Thank you Mr President.
I have the honour today to speak on behalf Australia, Solomon Islands and my own country, New Zealand.
We support many of the comments made by others today. So apart from expressing our general support to Under Secretary General Michelle Bachelet and her staff for their hard work and impressive achievements over the past 26 months, we will focus our comments on the regional architecture particularly as it relates to our own neighbourhood – the Pacific region.
In this region, the UN Entity for Gender Equality and Empowerment of Women has played a key role in supporting both governments and women's organisations.
We are happy with the approach taken in the regional architecture report, and only have three points we want to make as it relates to the Pacific, and the multi-country office in Suva.
Before we do so, however, we’d like to take this opportunity to express our appreciation for Ms Bachelet’s participation at the Pacific Islands Forum meeting on Rarotonga in August, and her visit to the Pacific. This has left a positive and lasting impression.
First, in regards to the regional architecture, we want to stress that for many countries in the Pacific, regional organisations and regional coordination are of great importance, so the review of the regional architecture has special relevance for us.
Strengthening UN Women's presence at the country level is important, but just as important is UN Women’s prominent voice on gender equality and women's empowerment in its engagement with regional organisations. We welcome the assurances that this vision is shared by UN-Women.
Regional policy dialogue and advocacy by UN-Women is highly valued by the countries across the region. For example, the UN-Women's Suva Office works with regional groups such as the PIFS Reference Group on Sexual and Gender Based Violence, of which UN-Women is a member. It also engages in key regional meetings such as the Pacific Women's Ministers Meeting.
Although there are some important elements related to this role of UN-Women that are not evident in the report, we are encouraged by assurances during the preparatory briefings that the Pacific region, through the Suva multi-country office, will see a strengthened presence in regional dialogues as a result of the Regional Architecture Review; and that the resource implications to support a stronger role for UN-Women in this regard have been taken into account.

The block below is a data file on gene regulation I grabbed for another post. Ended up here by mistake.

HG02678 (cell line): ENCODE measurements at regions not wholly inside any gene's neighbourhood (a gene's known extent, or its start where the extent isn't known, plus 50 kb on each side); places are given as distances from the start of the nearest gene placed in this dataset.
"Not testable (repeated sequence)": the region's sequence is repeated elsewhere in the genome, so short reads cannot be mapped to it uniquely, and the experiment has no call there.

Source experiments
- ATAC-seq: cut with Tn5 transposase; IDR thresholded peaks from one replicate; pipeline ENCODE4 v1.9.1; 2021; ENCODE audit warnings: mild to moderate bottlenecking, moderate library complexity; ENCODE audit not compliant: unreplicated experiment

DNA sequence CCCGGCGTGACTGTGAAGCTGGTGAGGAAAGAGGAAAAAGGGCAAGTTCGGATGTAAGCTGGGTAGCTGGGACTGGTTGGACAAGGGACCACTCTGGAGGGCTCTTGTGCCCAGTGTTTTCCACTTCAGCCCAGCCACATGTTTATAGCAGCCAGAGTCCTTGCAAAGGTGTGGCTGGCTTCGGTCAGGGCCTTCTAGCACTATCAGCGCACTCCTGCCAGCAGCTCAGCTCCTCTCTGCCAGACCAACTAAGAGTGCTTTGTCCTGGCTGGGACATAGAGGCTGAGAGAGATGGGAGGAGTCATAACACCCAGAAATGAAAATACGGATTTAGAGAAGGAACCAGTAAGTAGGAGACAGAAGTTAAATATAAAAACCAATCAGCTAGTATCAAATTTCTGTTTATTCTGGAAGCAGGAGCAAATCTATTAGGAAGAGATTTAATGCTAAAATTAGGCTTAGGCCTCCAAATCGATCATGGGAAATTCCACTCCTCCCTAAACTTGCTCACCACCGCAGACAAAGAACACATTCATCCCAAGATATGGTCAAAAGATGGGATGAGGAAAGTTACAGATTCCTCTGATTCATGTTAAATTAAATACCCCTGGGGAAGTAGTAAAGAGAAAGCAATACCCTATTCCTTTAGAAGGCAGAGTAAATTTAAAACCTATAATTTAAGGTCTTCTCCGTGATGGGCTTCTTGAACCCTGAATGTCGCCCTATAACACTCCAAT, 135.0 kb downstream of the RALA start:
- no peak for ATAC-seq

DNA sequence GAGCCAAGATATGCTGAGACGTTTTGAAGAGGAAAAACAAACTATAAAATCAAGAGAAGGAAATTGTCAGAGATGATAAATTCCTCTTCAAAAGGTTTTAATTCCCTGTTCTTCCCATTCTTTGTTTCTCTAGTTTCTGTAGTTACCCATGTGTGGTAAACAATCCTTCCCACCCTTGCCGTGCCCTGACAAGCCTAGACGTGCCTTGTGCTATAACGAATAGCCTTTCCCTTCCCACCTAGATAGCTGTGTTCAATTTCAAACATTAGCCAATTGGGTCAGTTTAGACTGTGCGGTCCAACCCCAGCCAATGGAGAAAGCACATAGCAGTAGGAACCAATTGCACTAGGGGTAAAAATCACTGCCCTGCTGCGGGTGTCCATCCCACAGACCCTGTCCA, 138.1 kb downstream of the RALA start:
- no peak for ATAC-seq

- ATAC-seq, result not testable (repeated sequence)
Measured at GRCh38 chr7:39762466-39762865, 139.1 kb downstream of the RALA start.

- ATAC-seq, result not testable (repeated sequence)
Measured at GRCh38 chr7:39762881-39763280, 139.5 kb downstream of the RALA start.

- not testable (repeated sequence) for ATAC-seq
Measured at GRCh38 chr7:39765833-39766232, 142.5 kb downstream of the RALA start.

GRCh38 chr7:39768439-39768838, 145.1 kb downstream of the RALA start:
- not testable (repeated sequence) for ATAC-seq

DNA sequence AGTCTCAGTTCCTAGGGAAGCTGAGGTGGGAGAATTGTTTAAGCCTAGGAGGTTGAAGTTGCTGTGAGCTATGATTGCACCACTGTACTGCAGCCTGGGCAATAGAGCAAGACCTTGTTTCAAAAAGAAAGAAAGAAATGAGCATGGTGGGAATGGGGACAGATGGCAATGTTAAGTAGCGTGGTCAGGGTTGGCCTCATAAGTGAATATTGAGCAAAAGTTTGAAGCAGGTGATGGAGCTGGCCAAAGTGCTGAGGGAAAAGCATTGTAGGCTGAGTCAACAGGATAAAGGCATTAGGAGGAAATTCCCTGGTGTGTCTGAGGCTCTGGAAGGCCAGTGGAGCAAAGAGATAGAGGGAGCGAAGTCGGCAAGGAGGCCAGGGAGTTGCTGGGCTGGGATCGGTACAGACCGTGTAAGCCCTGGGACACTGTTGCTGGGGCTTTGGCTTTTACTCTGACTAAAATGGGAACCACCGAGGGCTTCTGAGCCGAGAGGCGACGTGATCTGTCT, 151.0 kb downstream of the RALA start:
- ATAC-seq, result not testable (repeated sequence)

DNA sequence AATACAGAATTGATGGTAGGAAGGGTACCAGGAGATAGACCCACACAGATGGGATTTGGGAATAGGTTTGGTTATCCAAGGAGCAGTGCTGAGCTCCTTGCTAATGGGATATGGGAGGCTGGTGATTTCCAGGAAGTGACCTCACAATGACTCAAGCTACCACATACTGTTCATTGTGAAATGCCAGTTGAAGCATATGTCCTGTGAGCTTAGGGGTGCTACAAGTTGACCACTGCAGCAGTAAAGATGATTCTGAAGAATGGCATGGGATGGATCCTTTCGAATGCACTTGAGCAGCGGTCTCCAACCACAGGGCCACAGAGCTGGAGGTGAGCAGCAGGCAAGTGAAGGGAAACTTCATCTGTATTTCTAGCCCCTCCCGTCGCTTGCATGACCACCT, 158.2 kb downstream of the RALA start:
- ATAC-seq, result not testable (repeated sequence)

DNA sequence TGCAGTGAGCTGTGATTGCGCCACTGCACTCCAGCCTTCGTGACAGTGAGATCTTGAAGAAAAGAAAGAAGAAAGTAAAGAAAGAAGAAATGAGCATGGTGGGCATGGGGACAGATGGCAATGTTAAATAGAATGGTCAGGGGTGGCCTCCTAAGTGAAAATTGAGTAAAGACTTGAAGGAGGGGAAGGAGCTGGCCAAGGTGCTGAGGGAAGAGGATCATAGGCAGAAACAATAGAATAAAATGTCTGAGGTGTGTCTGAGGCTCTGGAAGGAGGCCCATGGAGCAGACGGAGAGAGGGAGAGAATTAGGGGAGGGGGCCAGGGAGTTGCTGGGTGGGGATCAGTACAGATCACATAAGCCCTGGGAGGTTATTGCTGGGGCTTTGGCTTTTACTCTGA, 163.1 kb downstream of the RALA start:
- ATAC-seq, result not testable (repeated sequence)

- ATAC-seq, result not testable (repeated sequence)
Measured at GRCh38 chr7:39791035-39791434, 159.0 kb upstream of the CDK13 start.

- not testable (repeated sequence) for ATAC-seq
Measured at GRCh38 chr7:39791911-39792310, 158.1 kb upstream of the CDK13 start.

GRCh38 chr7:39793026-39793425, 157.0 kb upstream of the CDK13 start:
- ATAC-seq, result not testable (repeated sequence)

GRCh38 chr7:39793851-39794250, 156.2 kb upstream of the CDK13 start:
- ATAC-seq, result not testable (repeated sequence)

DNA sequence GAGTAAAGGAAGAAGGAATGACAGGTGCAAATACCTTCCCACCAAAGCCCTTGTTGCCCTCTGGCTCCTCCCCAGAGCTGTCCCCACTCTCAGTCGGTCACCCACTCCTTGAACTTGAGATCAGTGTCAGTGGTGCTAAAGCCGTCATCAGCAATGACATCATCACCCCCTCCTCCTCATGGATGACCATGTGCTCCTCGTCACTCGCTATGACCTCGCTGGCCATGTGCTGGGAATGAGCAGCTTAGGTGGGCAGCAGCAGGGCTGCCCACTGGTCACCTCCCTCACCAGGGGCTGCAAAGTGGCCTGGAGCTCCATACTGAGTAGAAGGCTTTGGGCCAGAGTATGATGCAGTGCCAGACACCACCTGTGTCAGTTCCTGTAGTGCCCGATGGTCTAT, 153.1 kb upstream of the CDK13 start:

Australia, Solomon Islands and New Zealand are also heartened by UN-Women’s reassurance that it plans to build on its assets in the region, particularly in the areas of political participation; economic empowerment; and disaster risk reduction. We also hope that UN-Women will continue to focus on ending violence against women and girls in the Pacific.
We look forward to the functional analysis that will be coming out soon.
Secondly, we commend the shift to greater authority and delegation for decision-making in the field. We see this decentralised authority as essential for the regional, multi-country and country offices to run smoothly and efficiently. Delegated authority has the potential to support tailored programming approaches to the particular opportunities and challenges at the regional and country levels.
Thirdly, we welcome the efforts of UN-Women to establish and resource the Civil Society Advisory Group compromising thematic gender experts to guide the implementation of the UN-Women Strategic Plan in the region.
We would like to add that we also see all these improvements as strengthening UN-Women’s engagement in the important UN-wide initiatives such as Delivering as One, and partnerships across a range of sectors, including with the private sector.
This is a significant and valued role within the Pacific region and we are encouraged by the message from UN-Women that this will be strengthened and properly resourced as the regional architecture is implemented.
Australia, Solomon Islands and New Zealand, through the Executive Board and in the field, very much look forward to working with UN-Women to strengthen gender equality and women’s empowerment in the Pacific region.